Funding a Start-up: The Key Considerations

There is sense among observers that both entrepreneurs and financial market traders have become increasingly thick-skinned since the Great Recession. This means that they are increasingly deterministic in their outlook, and less likely to react rashly during times of economic austerity.

This is reflected in the UK at present, where the ICAEW UK Confidence Monitor (BCM) has reported that business sentiment has increased from -8.7 to 6.7 during the second financial quarter. This is despite the looming spectre of Brexit, which has the potential to damage trade relations and send the cost of imports spiralling indefinitely.

The Key Considerations When Funding Your Start-up

 With this in mind, it is likely that a growing number of entrepreneurs will be looking to grow their ventures even as the Brexit negotiations get underway. If this is the case, however, there is still a pressing need for business-owners to seek out creative ways of funding their endeavours. For example:

1.The Need to Minimise Longer-term Debt

This is perhaps the most important consideration, as adopting a mind-set that strives to minimise long-term debt will help your business to survive during the most challenging times.

The key here is to prioritise flexible funding options, which allow you to secure working capital without significantly increasingly your firm’s long-term debt liability. Such options include the investment of personal funds (not in the form of a directors’ loan) and factoring, through which you sell your accounts receivable to third party investors and repay your debt as soon as clients have repaid their invoice.

If you do decide to invest personal wealth, you should consider trading the financial markets (and particularly flexible and liquid derivatives like currency). Just be sure to approach the markets with caution, and strive to build a strong knowledge base through the type of learning resource listed here.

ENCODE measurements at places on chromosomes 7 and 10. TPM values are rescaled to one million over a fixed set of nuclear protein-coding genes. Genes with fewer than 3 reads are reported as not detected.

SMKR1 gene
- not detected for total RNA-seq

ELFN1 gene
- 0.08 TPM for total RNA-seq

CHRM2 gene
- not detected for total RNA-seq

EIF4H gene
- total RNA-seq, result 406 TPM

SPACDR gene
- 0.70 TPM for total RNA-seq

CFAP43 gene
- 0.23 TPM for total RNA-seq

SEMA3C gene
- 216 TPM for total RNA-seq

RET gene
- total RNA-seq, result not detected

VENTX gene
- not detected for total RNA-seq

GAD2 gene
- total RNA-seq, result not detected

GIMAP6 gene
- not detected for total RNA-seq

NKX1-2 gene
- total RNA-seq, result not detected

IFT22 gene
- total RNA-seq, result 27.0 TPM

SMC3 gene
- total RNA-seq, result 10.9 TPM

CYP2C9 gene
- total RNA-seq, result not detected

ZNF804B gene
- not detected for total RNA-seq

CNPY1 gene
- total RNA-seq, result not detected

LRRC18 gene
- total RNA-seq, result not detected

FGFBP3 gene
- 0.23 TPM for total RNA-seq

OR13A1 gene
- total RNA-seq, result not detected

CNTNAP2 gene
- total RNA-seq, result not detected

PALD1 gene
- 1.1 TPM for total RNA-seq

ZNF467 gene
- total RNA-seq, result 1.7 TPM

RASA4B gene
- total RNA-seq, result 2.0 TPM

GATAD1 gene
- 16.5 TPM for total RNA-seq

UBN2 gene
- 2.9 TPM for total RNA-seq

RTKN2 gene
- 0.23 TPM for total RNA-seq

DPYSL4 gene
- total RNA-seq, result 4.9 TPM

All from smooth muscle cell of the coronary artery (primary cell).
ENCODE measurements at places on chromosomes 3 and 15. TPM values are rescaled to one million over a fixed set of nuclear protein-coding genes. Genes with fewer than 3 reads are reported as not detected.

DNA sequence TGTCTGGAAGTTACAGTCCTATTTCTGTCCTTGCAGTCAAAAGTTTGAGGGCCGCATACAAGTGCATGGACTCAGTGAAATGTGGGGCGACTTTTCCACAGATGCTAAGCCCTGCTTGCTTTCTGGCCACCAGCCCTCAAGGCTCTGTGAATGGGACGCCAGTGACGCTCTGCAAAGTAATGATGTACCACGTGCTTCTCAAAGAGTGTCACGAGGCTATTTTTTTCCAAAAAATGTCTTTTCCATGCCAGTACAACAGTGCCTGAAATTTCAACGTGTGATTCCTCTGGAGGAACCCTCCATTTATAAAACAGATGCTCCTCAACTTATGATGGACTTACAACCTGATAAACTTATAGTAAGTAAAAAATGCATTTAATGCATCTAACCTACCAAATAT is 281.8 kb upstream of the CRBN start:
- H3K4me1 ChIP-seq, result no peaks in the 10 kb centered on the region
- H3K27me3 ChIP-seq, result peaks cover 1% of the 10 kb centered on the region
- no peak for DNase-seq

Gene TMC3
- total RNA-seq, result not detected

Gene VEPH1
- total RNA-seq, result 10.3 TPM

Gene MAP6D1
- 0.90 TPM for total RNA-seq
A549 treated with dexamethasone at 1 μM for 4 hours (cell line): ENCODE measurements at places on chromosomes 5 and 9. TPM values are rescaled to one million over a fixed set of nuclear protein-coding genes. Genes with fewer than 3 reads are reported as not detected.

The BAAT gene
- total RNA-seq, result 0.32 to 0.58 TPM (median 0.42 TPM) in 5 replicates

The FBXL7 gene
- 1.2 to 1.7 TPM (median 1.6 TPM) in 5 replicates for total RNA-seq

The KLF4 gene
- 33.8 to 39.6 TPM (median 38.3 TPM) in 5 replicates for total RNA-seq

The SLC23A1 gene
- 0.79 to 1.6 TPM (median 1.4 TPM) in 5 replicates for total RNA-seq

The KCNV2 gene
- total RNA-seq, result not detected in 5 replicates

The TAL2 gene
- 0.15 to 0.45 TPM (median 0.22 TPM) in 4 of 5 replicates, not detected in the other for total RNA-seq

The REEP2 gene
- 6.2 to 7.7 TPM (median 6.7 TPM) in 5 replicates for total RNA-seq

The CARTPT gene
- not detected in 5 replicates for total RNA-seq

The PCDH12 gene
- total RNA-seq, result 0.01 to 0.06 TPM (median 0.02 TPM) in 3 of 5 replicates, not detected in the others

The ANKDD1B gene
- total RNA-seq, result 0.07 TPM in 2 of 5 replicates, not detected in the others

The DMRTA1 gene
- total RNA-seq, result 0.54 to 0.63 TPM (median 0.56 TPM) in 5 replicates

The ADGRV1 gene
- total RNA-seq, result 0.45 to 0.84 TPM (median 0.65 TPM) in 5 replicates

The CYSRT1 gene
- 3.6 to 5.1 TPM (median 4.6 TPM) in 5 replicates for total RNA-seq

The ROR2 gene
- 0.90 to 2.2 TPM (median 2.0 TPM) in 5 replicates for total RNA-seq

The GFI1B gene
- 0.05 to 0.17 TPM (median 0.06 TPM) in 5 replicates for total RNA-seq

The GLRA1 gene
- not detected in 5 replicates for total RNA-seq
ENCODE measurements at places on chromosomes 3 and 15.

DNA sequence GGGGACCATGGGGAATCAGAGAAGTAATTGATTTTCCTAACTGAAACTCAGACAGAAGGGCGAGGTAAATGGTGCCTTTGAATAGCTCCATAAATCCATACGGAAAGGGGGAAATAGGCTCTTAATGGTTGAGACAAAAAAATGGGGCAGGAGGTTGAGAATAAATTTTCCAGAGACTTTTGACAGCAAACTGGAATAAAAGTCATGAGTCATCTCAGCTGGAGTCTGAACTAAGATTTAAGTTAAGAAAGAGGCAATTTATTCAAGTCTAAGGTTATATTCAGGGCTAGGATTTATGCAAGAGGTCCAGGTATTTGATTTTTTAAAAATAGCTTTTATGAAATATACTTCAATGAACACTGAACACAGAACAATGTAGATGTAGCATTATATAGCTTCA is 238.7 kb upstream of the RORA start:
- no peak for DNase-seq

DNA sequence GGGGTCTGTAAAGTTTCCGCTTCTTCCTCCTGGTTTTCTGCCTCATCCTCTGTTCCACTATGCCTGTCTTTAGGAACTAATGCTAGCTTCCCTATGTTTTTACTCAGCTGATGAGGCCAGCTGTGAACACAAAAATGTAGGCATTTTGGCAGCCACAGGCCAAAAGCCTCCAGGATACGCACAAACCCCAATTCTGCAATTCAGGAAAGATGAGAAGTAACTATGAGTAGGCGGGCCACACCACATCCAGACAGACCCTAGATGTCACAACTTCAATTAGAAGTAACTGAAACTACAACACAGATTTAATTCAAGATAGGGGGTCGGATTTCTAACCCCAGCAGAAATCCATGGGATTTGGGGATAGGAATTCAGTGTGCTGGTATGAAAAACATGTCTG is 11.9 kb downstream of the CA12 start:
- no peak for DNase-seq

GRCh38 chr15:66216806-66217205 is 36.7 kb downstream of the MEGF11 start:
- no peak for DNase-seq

2.The Importance of Retaining Equity

As you explore these flexible options, you will begin to understand why the traditional, equity based investment model is no longer as popular as it once was. After all, this requires you to place a competitive and often reduced value on your business and sacrifice equity in order to secure investment.

This can be particularly dangerous for start-up entrepreneurs, who run the risk of diluting their ownership while accruing the type of long-term debt that is hard to sustain. Make no mistake; you should strive to avoid this at all costs, or at least make a concerted effort to minimise the amount of equity that you give away to third-party investors.

3.How Much Money Do You Actually Need?

Before you launch into a commitment, it is prudent to re-evaluate your business plan and ensure that you need the precise amount that you are asking for. It is crucial that you deal in pennies rather than pounds in this respect, as this makes it easier to approach investors confidently and secure a viable but ultimately streamlined amount.

Not only this, but your plans may also change in the time between the cultivation of your business plan and the delivery of funds, so it is crucial that you check the desired amount of capital at various stages of the process.

This may help you to reduce your short and long-term debt burden as an entrepreneur, as even small changes can make a significant difference over time.

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